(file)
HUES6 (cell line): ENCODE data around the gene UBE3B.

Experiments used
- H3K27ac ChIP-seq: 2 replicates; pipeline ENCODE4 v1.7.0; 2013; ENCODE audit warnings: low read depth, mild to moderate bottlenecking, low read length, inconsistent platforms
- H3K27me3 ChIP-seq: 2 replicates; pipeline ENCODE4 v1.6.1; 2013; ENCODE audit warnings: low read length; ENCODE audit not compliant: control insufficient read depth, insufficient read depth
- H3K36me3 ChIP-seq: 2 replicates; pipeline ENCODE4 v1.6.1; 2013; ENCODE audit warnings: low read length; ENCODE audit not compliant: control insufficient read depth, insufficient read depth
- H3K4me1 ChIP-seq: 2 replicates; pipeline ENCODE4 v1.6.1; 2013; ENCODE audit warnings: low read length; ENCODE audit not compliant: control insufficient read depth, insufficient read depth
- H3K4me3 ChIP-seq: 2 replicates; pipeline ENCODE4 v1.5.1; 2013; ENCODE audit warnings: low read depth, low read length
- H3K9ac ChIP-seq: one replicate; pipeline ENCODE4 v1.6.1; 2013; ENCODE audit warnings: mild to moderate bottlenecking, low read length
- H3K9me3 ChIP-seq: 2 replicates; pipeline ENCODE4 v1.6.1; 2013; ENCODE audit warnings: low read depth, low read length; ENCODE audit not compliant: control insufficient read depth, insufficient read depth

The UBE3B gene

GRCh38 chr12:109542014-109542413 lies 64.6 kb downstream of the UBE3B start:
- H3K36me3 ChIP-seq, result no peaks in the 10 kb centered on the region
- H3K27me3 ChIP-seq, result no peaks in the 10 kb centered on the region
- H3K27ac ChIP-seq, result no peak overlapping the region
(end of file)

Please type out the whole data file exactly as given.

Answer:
HUES6 (cell line): ENCODE data around the gene UBE3B.

Experiments used
- H3K27ac ChIP-seq: 2 replicates; pipeline ENCODE4 v1.7.0; 2013; ENCODE audit warnings: low read depth, mild to moderate bottlenecking, low read length, inconsistent platforms
- H3K27me3 ChIP-seq: 2 replicates; pipeline ENCODE4 v1.6.1; 2013; ENCODE audit warnings: low read length; ENCODE audit not compliant: control insufficient read depth, insufficient read depth
- H3K36me3 ChIP-seq: 2 replicates; pipeline ENCODE4 v1.6.1; 2013; ENCODE audit warnings: low read length; ENCODE audit not compliant: control insufficient read depth, insufficient read depth
- H3K4me1 ChIP-seq: 2 replicates; pipeline ENCODE4 v1.6.1; 2013; ENCODE audit warnings: low read length; ENCODE audit not compliant: control insufficient read depth, insufficient read depth
- H3K4me3 ChIP-seq: 2 replicates; pipeline ENCODE4 v1.5.1; 2013; ENCODE audit warnings: low read depth, low read length
- H3K9ac ChIP-seq: one replicate; pipeline ENCODE4 v1.6.1; 2013; ENCODE audit warnings: mild to moderate bottlenecking, low read length
- H3K9me3 ChIP-seq: 2 replicates; pipeline ENCODE4 v1.6.1; 2013; ENCODE audit warnings: low read depth, low read length; ENCODE audit not compliant: control insufficient read depth, insufficient read depth

The UBE3B gene

GRCh38 chr12:109542014-109542413 lies 64.6 kb downstream of the UBE3B start:
- H3K36me3 ChIP-seq, result no peaks in the 10 kb centered on the region
- H3K27me3 ChIP-seq, result no peaks in the 10 kb centered on the region
- H3K27ac ChIP-seq, result no peak overlapping the region